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Vikings on the move

As the world waits to see if peace will ever come to the eastern
Mediterranean, the Norsemen (or Vikings) are celebrating the thousand-year
peace of Northern Europe. It is hard to remember now, but the Vikings,
ordinary Scandinavians, were once considered the fiercest and most savage
raiders, not only of Europe, but of the entire Northern Hemisphere, their
raids feared like an outbreak of the Plague.

In 965 A.D., Erik Thorvaidsson, known to history as “Erik the Red,” left
Norway for Iceland. Having killed one too many enemies in Iceland, Erik was
banished and, assembling followers, set sail once more for the West. Some
time about 985, he departed Iceland with 15 ships carrying settlers and
their livestock. Only four of these ships arrived in the New World, nine
having either turned back or been lost at sea. But nothing discouraged the
fearless Norsemen; their pagan religion told them that man was destined to
perish in fire, and perhaps they reasoned that the sea therefore contained
no danger for them.

Mind you these men had no navigational equipment or notion of geography.
They had no compass. No sextant. Their ships, although graceful and admired
for centuries for their performance in water, had only one sail and were
made of wood. The crew — as indeed all Scandinavia — had not yet
discovered the magic of the written word and knew only the Norse sagas. It
is not clear to us today just what these mad Scandinavians were after or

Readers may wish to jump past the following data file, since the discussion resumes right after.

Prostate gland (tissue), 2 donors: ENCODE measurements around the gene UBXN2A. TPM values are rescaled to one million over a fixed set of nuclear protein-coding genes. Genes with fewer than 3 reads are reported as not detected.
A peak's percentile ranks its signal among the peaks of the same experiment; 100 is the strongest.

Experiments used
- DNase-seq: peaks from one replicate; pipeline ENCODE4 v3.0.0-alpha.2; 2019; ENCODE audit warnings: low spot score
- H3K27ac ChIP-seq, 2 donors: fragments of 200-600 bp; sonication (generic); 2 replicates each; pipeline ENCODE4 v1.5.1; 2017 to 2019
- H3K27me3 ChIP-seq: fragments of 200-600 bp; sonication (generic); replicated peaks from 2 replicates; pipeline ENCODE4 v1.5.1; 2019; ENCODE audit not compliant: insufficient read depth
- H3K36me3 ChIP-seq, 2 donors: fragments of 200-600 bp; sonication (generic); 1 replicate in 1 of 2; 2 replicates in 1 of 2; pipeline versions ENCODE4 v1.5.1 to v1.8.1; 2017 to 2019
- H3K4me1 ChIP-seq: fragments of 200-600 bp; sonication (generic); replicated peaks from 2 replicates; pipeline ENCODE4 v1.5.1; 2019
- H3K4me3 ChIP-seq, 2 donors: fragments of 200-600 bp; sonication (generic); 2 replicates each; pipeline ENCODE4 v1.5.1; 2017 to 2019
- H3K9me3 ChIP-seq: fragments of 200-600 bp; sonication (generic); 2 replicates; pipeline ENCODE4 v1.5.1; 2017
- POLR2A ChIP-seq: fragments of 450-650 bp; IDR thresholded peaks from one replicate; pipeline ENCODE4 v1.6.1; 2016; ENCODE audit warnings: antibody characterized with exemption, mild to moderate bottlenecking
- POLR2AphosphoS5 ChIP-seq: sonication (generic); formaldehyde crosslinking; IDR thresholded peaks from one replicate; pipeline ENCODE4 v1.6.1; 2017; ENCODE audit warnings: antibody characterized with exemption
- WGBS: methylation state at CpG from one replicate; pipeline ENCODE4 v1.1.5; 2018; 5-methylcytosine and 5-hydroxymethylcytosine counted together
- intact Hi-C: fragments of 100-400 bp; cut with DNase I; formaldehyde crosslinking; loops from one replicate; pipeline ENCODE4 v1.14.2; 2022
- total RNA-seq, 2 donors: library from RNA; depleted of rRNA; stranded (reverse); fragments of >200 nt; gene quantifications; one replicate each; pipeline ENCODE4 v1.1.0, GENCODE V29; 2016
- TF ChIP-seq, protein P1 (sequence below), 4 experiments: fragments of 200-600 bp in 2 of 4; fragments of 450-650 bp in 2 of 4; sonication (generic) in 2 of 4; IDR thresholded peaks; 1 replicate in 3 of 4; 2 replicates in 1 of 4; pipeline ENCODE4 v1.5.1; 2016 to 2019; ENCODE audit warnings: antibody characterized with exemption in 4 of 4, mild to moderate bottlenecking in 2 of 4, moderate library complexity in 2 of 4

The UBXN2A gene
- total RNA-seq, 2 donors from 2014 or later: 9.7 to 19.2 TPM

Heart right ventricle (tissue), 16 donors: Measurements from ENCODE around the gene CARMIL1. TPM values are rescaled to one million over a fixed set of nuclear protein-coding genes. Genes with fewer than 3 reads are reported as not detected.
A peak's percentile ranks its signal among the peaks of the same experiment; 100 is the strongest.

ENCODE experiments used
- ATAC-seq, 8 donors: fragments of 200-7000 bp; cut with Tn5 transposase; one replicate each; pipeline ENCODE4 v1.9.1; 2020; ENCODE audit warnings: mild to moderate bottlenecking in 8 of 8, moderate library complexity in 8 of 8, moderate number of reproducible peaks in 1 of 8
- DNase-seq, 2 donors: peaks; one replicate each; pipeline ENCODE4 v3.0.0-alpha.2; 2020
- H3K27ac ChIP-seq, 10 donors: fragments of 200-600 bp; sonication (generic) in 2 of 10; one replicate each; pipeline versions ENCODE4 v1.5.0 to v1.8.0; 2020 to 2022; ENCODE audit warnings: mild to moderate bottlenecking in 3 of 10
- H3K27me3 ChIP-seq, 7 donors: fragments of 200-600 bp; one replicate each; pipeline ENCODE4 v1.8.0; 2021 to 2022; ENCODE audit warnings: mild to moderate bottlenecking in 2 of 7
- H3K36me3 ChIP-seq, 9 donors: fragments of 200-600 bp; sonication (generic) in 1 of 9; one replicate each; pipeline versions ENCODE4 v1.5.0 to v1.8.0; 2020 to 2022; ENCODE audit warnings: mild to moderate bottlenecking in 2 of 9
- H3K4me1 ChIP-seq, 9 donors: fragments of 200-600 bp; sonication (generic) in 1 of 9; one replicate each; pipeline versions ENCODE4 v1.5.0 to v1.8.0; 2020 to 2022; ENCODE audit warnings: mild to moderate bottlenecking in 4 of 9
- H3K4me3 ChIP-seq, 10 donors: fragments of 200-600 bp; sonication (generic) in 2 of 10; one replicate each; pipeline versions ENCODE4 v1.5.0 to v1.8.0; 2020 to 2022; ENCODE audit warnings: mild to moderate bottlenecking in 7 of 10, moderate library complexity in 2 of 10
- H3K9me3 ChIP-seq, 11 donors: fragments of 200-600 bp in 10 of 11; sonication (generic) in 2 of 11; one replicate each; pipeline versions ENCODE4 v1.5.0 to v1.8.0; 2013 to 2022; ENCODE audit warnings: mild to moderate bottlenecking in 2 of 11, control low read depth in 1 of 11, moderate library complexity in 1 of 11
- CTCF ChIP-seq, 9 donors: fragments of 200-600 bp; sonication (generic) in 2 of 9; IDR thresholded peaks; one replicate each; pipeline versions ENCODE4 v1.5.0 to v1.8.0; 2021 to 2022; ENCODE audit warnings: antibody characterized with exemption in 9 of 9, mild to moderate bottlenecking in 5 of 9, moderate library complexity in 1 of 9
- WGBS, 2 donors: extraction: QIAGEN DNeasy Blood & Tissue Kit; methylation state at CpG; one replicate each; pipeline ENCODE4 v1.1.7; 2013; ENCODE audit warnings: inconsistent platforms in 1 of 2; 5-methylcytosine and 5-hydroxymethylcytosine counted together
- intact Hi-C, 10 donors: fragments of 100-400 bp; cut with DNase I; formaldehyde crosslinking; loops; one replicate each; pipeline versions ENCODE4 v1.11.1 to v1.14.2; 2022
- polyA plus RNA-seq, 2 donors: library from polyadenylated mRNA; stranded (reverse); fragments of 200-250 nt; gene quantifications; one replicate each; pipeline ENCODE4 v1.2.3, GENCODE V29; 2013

where they thought they were going. They held on in the New World for only
some 300 years, after which a climate shift made the area perhaps 30 degrees
colder and they departed. It was still warm enough in the Mediterranean and
they continued their raiding of the ports of Europe for some hundreds of
years, leaving behind a mythic memory of merciless men of the sea.

They founded Dublin, and at one time or another conquered Constantinople
and even Baghdad, and were feared everywhere as the raiders who swept in
from the sea. It was often marveled that the Viking ships, aided by only one
sail, were carried the length and breadth of the world by the strength of
their men’s arms at the oars. During the dynastic wars of the Persian
Empire, the Sultan organized a special elite corps of Vikings to defend his

England also had its Viking age, beginning with the storming of the
monastery at Lindisfarne. The same Vikings soon landed in East Anglia, which
shook England to the bone. They soon took York (which they called Jorvik).
And before long three of England’s four kingdoms were under Viking rule. By
the 10th century nearly half of England was under Viking dominion — an area
called the “Danelaw” which extended to the border of Scotland.

Going past the Baltic, the Vikings advanced along the great rivers of the
continent, covering an area twice the size of Alaska with trading
settlements. By the early ninth century Vikings were navigating the Volga
and the Dnieper and reaching the merchants of the Abbasid Caliphate. The
Slavs and Finns called the Vikings “Rus,” which caught
on to the extent that throughout Eastern Europe Westerners and invaders of
German origin are to this day called “Rus” or Russians, which is one of the
ironies of history.

Norway in particular is still famous for its rugged people. And Oslo has
used this reputation for its own purposes. in the modern age Norwegians are
still considered rather tough types. I was on a pan-Scandinavian excursion
to Europe’s regions once myself, and the joshing among the various
Scandinavian nationalities was endless. The Swedes and Danes were supposed
to be the urban sophisticates, while an endless line of banter identified
the Norwegians as the “hard men” of the frontier. And you couldn’t argue
with them; it was their history.